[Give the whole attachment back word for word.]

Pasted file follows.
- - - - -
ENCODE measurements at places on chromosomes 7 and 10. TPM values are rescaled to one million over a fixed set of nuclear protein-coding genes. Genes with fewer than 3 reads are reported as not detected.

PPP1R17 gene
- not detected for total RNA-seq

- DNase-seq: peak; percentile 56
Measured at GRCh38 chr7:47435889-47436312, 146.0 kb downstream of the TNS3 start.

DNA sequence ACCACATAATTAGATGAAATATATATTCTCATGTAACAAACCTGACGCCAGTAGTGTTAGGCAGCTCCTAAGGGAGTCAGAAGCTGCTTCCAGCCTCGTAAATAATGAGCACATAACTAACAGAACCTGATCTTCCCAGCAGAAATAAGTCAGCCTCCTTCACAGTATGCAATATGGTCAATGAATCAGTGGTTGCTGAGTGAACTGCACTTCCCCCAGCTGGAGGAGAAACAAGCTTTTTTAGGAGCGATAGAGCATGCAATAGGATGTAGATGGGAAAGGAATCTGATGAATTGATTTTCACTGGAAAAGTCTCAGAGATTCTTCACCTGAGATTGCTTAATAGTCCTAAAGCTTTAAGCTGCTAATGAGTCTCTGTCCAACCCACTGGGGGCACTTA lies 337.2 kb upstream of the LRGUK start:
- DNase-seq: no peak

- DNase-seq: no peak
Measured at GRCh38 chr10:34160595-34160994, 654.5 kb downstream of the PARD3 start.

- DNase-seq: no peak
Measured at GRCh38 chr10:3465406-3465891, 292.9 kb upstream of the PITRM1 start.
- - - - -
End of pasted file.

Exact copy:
ENCODE measurements at places on chromosomes 7 and 10. TPM values are rescaled to one million over a fixed set of nuclear protein-coding genes. Genes with fewer than 3 reads are reported as not detected.

PPP1R17 gene
- not detected for total RNA-seq

- DNase-seq: peak; percentile 56
Measured at GRCh38 chr7:47435889-47436312, 146.0 kb downstream of the TNS3 start.

DNA sequence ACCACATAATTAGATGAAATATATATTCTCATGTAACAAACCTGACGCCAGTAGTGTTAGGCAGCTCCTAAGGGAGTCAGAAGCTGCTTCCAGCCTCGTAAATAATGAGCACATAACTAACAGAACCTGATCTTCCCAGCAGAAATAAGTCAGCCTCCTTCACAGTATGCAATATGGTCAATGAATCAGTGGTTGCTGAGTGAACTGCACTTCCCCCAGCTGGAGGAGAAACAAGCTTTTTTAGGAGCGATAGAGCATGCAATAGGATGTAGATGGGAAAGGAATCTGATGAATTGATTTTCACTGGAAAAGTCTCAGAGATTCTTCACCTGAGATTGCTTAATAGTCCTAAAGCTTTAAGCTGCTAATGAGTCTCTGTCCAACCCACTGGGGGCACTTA lies 337.2 kb upstream of the LRGUK start:
- DNase-seq: no peak

- DNase-seq: no peak
Measured at GRCh38 chr10:34160595-34160994, 654.5 kb downstream of the PARD3 start.

- DNase-seq: no peak
Measured at GRCh38 chr10:3465406-3465891, 292.9 kb upstream of the PITRM1 start.